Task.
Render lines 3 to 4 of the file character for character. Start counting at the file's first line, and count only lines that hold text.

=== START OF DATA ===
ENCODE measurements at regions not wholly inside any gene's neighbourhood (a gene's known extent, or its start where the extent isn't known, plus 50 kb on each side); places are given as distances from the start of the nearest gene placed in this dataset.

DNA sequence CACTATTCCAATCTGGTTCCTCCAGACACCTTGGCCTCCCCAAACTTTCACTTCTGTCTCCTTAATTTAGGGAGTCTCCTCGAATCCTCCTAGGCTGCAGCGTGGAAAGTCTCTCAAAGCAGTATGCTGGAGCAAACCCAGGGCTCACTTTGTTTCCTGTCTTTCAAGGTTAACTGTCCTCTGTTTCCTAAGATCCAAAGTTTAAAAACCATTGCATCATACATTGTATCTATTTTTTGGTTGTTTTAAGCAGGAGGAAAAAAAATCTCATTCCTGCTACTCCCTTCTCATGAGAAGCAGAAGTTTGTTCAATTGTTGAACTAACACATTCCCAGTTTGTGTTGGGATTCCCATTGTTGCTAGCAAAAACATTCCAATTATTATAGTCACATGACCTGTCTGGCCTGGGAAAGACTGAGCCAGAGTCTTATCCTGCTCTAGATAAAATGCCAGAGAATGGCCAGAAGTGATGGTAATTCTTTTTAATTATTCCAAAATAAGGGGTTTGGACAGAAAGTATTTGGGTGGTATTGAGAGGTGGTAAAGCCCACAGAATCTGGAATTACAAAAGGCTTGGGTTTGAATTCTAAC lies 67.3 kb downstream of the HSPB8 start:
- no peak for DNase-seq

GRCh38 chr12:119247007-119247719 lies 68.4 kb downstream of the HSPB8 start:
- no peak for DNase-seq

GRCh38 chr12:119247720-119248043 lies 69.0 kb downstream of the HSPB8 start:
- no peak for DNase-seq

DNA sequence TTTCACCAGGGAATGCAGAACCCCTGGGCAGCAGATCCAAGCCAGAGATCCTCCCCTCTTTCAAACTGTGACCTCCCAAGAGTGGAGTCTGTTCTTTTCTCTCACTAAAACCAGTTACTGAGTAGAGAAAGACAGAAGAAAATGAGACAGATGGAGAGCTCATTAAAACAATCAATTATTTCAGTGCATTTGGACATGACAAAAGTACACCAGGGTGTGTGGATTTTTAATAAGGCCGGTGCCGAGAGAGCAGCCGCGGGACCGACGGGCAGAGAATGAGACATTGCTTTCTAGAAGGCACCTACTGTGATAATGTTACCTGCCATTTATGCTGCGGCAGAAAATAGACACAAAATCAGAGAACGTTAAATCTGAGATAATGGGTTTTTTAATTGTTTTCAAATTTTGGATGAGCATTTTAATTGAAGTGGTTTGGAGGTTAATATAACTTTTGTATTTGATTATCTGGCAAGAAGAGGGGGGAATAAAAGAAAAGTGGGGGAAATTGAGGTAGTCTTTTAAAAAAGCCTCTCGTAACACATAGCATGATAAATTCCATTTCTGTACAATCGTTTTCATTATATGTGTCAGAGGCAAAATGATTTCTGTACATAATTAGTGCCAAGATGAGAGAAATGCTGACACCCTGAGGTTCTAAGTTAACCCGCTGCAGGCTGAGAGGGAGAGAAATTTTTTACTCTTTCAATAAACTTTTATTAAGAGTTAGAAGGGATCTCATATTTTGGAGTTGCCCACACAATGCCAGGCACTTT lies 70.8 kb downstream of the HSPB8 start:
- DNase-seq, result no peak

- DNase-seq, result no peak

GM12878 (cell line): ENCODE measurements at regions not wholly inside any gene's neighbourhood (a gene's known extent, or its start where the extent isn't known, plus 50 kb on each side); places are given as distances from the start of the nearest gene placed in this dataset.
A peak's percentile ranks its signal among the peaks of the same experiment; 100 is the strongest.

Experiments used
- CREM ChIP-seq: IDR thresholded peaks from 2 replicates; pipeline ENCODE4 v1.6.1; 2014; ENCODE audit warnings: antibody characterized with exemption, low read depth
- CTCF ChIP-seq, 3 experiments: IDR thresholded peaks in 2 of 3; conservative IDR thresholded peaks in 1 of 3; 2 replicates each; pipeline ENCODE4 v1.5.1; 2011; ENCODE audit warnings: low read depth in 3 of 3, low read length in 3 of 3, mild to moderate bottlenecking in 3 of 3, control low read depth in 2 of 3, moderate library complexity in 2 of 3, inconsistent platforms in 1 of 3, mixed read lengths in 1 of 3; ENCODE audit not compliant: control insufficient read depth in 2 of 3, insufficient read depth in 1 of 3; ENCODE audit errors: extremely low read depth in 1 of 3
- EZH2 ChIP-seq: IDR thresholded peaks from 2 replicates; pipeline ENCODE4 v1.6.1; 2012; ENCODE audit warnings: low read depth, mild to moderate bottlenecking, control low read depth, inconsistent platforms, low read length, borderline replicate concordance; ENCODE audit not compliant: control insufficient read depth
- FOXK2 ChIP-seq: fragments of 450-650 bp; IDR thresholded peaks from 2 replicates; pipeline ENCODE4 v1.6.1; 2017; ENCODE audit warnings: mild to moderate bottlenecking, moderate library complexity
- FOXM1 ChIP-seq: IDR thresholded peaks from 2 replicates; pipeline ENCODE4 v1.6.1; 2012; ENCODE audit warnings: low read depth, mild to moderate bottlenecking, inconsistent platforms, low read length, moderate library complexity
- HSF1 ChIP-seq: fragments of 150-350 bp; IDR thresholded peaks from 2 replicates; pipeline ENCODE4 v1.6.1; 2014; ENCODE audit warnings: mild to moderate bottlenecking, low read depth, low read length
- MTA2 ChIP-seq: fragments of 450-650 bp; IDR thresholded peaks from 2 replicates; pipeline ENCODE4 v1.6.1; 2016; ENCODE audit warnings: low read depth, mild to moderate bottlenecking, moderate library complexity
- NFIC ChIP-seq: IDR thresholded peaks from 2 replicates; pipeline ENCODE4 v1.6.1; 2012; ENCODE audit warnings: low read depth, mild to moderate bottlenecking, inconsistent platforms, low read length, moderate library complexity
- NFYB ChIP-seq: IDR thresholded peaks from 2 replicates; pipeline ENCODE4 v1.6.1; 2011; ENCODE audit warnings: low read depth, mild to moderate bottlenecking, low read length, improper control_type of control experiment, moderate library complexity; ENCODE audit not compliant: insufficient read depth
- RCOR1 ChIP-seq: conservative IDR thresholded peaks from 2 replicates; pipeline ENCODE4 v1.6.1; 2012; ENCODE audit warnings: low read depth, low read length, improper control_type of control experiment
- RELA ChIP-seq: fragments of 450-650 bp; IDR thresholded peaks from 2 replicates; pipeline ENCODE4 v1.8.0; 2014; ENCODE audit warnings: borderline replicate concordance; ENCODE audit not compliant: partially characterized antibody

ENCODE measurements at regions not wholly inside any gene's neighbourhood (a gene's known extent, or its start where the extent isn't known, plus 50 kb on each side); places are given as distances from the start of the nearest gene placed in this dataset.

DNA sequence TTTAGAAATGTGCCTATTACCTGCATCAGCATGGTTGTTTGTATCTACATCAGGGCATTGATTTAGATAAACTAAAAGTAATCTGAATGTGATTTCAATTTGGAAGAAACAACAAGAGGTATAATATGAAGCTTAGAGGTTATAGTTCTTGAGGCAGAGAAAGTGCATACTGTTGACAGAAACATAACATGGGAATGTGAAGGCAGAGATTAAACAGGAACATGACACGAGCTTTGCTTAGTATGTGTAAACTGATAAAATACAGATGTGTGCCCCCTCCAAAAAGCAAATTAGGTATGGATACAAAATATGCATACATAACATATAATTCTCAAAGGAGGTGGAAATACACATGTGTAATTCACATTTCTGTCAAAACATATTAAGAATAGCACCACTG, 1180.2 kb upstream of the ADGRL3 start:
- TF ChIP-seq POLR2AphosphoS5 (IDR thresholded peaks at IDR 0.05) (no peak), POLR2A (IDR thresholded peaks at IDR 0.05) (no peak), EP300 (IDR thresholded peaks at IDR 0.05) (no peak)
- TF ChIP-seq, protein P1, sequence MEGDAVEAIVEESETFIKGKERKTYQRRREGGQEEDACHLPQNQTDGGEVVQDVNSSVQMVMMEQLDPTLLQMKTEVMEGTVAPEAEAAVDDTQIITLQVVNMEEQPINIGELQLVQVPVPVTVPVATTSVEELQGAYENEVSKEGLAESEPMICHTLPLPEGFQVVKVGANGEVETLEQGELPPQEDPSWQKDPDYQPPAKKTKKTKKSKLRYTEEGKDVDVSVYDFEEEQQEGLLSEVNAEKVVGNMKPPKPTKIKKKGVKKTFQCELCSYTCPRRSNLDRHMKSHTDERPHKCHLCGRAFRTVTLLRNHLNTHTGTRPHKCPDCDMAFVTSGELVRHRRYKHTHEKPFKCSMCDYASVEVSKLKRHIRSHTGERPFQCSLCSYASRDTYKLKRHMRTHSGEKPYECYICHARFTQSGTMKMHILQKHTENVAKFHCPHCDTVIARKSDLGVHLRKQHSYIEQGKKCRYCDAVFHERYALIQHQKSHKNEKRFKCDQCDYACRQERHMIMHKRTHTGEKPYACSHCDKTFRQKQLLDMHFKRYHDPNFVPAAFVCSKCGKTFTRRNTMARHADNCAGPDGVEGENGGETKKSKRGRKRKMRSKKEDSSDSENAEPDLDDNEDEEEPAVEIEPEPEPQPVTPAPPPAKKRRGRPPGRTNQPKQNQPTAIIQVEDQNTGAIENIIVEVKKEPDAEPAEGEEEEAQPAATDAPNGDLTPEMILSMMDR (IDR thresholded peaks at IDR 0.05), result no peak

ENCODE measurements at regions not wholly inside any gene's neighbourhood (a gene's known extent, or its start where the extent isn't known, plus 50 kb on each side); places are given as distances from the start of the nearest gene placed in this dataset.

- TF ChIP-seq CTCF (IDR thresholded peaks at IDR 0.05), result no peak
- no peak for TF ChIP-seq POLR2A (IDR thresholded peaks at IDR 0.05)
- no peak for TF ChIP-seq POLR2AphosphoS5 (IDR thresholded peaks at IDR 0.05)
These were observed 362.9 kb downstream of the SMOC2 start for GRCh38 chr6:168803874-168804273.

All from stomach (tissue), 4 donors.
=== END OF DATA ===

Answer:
- no peak for DNase-seq

GRCh38 chr12:119247007-119247719 lies 68.4 kb downstream of the HSPB8 start: